Music was not the only aspect of American culture to invade Ireland. Of course there were smatterings of our good old fast food restaurants about the country. Subway and Burger King seemed to be favorites. But the kicker for me was walking past this old, gorgeous feat of architecture in Dublin and suddenly getting a whiff of something that made me concerned I was about to be pick-pocketed by a swarm of fourteen-year-old hooligans trying to impress a giggling gaggle of scantily clad middle school girls (yes, sadly, even Irish girls dress like o’tramps). You know the smell I’m talking about. It is the smell that can actually offend all five of your senses every time you go the mall. That beautiful old building housed an Abercrombie & Fitch. I was embarrassed to be an American. So far, my country was being represented in Ireland by Rhianna, fast food, and Abercrombie & Fitch. (The last of which is particularly hard to swallow after recently reading an article where company CEO Mike Jefferies admits to not carrying larger sizes because he wants to cater his clothes to the “cool kids,” and he doesn’t feel larger women in particular can be cool. Hey, I guess it’s his prerogative. The way I see it, it just makes it that much easier for the rest of us to spot all the a-holes. They will be the ones wearing Abercrombie & Fitch.)
Then, in a gift shop, I saw these:
Correct me if I am wrong, but I believe the Irish are trying to pass off their own versions of He-Man and Gene Simmons. It’s so blatant, it’s not even funny.
And then there was this at the Murphy’s Centra grocery store:
American style. I am not an expert on pandas, but they don’t strike me as having talent to make peanut butter. Now Peter Pan, he’s got mad skills. I think I’m going to trust the flavor palate of the guy who undoubtedly has a permanent case of pixie dust induced munchies over an animal whose ideal snack is bamboo. I’ll call the panda when I need new wood floors.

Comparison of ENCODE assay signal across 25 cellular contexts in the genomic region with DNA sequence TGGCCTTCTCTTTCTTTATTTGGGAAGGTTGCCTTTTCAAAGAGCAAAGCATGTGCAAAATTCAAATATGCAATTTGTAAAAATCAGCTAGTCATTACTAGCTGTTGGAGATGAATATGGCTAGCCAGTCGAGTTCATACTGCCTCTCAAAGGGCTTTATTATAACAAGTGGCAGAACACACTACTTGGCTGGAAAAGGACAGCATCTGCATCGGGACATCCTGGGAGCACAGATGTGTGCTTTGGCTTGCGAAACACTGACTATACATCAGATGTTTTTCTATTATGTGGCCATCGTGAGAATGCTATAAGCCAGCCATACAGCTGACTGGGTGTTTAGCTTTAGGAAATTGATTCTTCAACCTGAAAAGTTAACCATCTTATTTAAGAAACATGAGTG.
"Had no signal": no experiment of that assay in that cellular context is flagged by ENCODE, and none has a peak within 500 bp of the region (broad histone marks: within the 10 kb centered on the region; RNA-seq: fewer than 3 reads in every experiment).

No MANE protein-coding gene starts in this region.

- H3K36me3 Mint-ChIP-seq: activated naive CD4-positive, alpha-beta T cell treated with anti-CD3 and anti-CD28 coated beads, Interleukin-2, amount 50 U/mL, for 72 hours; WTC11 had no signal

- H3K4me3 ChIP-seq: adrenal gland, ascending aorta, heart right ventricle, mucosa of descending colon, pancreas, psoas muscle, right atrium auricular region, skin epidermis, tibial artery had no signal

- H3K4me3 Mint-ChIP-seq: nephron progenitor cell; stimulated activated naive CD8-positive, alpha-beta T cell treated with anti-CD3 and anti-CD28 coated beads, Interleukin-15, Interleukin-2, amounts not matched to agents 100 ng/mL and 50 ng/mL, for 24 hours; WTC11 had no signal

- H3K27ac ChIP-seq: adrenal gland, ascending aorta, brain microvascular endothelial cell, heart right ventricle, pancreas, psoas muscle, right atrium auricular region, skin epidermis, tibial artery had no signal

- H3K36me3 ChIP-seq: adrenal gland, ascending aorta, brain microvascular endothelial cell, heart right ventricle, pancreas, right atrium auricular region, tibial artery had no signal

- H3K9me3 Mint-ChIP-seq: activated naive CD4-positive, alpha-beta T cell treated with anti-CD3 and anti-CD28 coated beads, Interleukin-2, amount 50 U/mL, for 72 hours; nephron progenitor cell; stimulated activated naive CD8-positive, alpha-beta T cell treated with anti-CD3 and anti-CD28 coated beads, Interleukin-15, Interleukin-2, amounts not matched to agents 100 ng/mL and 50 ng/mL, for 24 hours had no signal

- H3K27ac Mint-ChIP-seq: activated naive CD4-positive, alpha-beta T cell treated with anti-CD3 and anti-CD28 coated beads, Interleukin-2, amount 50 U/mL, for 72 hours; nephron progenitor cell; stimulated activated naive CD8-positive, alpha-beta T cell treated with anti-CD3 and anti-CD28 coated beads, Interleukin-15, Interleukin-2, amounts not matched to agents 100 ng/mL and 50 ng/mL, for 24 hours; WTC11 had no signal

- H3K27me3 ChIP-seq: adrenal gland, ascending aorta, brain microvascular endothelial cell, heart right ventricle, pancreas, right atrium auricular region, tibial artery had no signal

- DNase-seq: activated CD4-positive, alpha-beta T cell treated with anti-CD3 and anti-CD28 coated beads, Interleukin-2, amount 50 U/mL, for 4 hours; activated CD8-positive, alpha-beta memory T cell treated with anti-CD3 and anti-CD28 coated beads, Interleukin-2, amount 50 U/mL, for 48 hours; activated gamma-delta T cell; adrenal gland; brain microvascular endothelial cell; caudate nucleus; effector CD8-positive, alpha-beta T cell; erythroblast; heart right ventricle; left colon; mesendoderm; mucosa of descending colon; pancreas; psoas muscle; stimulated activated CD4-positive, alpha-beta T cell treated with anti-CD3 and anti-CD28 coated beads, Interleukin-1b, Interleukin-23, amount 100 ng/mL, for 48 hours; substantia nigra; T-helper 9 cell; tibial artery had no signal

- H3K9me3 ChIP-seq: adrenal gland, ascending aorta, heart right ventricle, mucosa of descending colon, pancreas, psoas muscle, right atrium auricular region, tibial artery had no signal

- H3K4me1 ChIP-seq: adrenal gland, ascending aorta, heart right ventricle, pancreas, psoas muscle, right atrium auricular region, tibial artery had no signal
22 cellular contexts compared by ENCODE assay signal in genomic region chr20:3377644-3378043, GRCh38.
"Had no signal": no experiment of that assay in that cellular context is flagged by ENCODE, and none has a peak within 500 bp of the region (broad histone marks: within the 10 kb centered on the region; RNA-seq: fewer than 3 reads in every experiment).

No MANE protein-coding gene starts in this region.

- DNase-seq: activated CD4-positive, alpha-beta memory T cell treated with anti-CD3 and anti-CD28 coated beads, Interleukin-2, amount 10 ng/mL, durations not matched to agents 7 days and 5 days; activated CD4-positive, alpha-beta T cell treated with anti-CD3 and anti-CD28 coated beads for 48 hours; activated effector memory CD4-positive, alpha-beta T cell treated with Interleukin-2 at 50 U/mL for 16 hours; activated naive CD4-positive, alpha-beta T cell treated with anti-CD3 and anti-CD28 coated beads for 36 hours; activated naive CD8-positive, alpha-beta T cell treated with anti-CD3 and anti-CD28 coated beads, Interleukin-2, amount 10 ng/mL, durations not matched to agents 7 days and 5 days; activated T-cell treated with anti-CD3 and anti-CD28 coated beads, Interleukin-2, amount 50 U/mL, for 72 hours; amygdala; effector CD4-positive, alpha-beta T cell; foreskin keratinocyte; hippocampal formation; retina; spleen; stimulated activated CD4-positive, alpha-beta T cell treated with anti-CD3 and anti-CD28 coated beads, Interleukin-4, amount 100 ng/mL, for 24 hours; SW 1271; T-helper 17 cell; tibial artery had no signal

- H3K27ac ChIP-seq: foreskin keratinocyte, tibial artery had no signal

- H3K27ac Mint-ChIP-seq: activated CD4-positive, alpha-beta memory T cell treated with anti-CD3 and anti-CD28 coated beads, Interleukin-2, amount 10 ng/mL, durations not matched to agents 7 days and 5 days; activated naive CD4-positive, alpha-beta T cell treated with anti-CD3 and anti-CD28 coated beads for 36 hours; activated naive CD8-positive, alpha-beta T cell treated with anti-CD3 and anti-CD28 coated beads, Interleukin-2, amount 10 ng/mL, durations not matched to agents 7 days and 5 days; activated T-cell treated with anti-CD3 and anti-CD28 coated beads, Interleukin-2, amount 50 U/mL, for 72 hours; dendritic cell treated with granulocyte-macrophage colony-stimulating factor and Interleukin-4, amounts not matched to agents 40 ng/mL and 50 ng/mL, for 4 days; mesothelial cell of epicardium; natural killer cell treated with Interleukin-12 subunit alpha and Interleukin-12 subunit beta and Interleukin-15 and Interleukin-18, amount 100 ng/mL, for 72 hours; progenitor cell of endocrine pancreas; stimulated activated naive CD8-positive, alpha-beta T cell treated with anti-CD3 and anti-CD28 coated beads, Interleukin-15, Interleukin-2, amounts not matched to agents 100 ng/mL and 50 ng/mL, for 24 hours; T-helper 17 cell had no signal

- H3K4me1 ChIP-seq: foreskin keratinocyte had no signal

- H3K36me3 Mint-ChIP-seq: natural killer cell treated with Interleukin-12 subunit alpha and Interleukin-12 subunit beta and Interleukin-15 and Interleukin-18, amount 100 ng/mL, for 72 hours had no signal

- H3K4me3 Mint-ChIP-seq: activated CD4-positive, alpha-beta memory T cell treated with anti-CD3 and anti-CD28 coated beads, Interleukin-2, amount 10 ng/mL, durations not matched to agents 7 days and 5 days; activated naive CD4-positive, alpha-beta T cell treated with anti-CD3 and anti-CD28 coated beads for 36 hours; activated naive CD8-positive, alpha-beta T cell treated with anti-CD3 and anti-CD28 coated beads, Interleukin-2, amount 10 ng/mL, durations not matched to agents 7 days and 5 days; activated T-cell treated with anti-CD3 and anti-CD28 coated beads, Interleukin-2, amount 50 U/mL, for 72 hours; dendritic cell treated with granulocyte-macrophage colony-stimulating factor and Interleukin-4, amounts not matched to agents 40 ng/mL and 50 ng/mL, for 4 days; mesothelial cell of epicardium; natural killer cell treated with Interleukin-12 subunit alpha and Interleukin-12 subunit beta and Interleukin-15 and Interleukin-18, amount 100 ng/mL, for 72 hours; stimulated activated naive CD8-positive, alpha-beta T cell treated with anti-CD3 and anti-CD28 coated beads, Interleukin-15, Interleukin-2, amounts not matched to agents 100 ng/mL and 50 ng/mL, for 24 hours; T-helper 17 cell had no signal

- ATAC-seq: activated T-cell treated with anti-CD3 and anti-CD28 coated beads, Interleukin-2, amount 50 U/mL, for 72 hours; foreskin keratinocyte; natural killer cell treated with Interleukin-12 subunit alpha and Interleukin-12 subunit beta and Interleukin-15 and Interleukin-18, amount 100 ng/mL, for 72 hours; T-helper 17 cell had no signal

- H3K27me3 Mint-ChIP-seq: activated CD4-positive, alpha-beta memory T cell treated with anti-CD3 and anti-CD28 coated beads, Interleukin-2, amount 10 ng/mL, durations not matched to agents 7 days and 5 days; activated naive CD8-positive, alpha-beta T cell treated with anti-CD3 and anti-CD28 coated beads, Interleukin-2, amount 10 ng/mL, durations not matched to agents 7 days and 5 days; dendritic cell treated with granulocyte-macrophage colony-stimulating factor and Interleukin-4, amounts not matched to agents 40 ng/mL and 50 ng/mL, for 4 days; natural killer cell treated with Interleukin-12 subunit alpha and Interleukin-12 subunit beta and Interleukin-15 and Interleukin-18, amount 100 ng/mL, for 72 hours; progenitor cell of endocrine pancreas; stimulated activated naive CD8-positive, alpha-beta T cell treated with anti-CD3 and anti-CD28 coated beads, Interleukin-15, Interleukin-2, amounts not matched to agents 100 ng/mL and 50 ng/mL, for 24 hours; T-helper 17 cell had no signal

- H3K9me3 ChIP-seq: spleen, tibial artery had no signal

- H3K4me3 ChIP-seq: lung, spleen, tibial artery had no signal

But the piece of American pop culture to beat all others invading Ireland was this bag we received after purchasing some souvenirs in a gift shop in the town of Adare, known as “the prettiest town in Ireland:”
Take a good look. Does that charicature look familiar? I thought it did as the cashier handed it to me, but I quickly brushed the thought aside. I mean, it couldn’t be. Why WOULD it be? It just doesn’t make any sense for it to be. So we walked around the town a bit. But I just couldn’t let it go. I examined the bag more closely, trying to read the words that were printed backwards. Winning…I got tiger blood man. Holy O’Guiness! It was, in fact, CHARLIE SHEEN on my gift bag…from a tiny souvenir shop…in a small little town…in Ireland. Well, I just couldn’t let this go, so we went back to the shop. I had to get to the bottom of this. I very politely asked the cashier why in the world she had Charlie Sheen on her bags. She immediately laughed and said I was the second person that day to ask her about it. And frankly, she had no idea why. She didn’t even know who Charlie Sheen was. When she found out that he was Martin Sheen’s son, she did tell us that the Irish LOVE Martin Sheen. They are always giving him awards. I laughed and broke the news to her that Charlie is, well, kind of a horrible person. She laughed so hard, and decided that maybe she should stop using the bags, in case it might offend anyone. But she planned to use it at the smoke shop she owned down the street. According to her, “we’re a bit politically incorrect down there anyway.” Honestly, it was one of the best parts of the trip.